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Professor of Mathematics and Philosophy in Kansas Wesleyan University;
Author of Principles of Logic, Empirical and Rational Psychology
and of a Series of Mathematical Works.




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THE following treatise on Plane and Spherical Trigonometry and Mensuration first appeared in 1873 as an Introduction to the author's work on Surveying and Navigation.

The general favor with which the Trigonometry has been received renders it probable that its publication in a separate volume would greatly extend its usefulness.

The many studying Trigonometry, who do not care to learn Surveying, ought not to be compelled to purchase a more expensive book than is necessary.

In the application of Logarithms to the processes of Multiplication and Division, Involution and Evolution, the order of treatment is, first, the proposition and its demonstration; next, the rule, then the solution of examples, thus giving the application of the principle in immediate connection with its statement.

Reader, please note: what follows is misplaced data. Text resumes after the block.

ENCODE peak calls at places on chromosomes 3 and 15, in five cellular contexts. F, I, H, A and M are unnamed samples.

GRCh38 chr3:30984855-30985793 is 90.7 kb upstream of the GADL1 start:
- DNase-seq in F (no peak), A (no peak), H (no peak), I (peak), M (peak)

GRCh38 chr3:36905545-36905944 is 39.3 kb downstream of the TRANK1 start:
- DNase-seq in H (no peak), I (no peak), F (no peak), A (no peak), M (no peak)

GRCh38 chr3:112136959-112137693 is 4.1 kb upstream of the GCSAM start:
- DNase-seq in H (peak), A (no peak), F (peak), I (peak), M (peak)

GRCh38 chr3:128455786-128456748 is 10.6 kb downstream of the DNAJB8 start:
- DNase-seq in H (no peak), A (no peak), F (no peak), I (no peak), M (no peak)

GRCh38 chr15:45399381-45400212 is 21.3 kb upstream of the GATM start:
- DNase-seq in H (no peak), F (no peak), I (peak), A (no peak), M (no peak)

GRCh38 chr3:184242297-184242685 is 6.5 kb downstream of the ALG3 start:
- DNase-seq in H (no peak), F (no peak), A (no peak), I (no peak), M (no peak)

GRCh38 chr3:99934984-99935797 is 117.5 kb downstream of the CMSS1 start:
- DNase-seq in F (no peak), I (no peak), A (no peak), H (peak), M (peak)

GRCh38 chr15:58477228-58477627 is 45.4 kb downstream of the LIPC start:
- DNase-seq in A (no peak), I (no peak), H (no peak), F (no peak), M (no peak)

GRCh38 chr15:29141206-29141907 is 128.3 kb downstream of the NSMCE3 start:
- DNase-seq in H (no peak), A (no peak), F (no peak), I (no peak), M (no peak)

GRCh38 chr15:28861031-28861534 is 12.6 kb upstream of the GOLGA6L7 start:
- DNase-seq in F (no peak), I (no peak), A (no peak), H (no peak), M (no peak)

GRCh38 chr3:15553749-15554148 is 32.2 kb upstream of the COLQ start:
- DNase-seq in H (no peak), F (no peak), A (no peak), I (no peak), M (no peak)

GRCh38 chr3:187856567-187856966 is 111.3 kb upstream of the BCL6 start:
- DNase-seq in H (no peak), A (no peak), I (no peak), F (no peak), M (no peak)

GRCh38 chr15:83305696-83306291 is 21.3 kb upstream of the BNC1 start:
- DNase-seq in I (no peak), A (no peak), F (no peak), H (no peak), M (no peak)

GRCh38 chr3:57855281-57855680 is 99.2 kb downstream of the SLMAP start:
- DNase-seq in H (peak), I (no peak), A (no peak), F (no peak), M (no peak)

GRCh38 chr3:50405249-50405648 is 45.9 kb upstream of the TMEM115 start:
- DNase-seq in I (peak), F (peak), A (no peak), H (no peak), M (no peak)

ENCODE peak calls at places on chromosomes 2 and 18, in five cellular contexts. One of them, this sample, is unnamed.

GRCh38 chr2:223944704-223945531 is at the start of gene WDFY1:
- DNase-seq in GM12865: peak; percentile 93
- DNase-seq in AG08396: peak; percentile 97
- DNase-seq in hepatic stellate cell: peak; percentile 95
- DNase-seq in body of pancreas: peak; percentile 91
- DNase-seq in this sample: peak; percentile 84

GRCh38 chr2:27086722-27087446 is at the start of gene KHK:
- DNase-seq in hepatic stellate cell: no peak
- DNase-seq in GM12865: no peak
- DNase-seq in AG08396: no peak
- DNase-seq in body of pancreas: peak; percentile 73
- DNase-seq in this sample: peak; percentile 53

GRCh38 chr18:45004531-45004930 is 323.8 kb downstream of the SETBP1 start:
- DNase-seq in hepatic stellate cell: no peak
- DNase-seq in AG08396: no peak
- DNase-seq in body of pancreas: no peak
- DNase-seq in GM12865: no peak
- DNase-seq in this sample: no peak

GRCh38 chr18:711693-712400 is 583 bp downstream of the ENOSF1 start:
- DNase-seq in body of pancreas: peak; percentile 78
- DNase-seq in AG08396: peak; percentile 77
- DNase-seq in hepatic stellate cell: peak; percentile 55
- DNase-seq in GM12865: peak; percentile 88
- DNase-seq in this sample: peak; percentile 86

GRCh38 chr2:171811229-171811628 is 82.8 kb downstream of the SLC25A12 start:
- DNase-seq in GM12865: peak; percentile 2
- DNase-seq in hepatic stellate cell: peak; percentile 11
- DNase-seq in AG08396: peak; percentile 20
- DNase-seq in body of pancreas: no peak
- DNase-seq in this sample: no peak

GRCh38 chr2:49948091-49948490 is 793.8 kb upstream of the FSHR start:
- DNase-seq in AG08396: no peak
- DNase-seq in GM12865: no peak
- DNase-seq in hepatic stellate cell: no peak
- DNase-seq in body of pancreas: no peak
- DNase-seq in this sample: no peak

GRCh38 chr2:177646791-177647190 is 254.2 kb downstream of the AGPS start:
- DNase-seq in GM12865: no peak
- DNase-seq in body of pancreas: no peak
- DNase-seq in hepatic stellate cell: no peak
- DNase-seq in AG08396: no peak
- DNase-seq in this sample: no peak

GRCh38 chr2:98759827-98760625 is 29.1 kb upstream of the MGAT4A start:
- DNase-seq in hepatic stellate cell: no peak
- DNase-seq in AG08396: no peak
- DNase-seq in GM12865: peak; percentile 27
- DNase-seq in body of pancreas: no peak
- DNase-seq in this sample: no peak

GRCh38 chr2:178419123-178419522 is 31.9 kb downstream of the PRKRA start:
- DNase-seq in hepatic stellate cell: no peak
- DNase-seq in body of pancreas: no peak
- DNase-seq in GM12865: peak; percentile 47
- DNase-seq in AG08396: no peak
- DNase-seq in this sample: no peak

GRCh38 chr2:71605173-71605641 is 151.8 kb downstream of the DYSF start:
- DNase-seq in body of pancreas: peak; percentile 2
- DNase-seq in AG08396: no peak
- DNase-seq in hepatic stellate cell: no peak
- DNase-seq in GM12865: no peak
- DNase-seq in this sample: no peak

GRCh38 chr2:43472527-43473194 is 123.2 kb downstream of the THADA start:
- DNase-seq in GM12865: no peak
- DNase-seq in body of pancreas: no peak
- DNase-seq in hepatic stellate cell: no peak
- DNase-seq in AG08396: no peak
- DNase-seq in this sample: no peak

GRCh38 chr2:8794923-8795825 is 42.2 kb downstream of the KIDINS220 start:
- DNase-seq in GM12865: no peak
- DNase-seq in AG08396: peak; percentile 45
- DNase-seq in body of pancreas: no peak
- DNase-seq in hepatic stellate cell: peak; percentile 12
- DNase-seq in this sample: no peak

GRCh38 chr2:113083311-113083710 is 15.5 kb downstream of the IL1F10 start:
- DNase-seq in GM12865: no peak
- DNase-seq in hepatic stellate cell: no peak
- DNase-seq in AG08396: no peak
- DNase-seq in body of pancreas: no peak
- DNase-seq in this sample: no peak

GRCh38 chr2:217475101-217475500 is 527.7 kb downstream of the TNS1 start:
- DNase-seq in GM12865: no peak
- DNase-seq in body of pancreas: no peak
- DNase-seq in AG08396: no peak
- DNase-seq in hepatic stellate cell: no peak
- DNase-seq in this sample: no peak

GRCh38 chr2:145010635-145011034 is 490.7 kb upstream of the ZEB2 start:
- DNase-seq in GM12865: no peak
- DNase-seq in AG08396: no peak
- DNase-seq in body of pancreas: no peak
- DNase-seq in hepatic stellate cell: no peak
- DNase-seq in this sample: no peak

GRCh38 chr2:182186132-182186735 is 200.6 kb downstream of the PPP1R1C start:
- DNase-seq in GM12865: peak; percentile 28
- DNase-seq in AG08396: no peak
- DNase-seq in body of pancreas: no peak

The trigonometrical functions are defined, not as ratios, but as linear functions of the angle, thus giving the student clear geometrical conceptions instead of abstract relations, and enabling him the more readily to grasp the laws of the algebraic signs of the functions. The advantages in analytic investigations resulting from defining these functions as ratios have been secured in the. principles relating to the Right Triangle, Art. 64.

Each of the circular functions has, in the first place, been considered by itself, and its value traced for all arcs, from 0° to 360°.

Trigonometry is naturally divided into Plane and Spherical. In Plane Trigonometry triangles are discussed in the order, Right Triangles and Oblique Triangles.

Then, under the general head, Relations of the Circular Func


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